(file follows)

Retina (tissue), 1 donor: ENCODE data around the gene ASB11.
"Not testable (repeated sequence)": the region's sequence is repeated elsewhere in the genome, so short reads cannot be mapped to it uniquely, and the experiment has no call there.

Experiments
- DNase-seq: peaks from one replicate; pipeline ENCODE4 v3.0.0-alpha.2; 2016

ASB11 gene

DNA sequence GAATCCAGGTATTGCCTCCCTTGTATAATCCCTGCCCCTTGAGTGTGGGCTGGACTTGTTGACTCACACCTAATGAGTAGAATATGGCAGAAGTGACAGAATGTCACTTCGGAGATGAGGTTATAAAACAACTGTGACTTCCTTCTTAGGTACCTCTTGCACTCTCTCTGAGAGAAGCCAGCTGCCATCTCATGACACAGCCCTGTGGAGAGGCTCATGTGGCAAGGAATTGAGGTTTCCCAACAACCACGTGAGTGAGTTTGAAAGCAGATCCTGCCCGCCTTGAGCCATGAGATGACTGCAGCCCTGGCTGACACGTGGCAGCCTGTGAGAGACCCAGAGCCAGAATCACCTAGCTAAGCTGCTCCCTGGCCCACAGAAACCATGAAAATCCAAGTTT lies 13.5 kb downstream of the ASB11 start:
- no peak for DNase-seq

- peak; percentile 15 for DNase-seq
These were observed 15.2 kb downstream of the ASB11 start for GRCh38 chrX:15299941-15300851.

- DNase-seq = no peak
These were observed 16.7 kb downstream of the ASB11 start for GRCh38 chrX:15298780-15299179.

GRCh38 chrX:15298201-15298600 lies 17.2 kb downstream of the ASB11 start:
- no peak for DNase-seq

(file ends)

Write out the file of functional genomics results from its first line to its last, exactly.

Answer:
Retina (tissue), 1 donor: ENCODE data around the gene ASB11.
"Not testable (repeated sequence)": the region's sequence is repeated elsewhere in the genome, so short reads cannot be mapped to it uniquely, and the experiment has no call there.

Experiments
- DNase-seq: peaks from one replicate; pipeline ENCODE4 v3.0.0-alpha.2; 2016

ASB11 gene

DNA sequence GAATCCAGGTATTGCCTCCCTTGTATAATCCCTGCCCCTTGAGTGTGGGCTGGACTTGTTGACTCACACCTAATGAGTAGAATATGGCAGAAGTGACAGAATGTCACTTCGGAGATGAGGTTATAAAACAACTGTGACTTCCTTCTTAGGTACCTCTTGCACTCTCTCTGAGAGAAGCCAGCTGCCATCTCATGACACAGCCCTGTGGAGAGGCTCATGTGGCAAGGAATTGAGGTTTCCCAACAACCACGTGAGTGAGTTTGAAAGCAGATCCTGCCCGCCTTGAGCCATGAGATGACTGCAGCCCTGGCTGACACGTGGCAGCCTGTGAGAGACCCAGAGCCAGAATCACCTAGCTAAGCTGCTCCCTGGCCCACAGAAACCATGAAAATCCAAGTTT lies 13.5 kb downstream of the ASB11 start:
- no peak for DNase-seq

- peak; percentile 15 for DNase-seq
These were observed 15.2 kb downstream of the ASB11 start for GRCh38 chrX:15299941-15300851.

- DNase-seq = no peak
These were observed 16.7 kb downstream of the ASB11 start for GRCh38 chrX:15298780-15299179.

GRCh38 chrX:15298201-15298600 lies 17.2 kb downstream of the ASB11 start:
- no peak for DNase-seq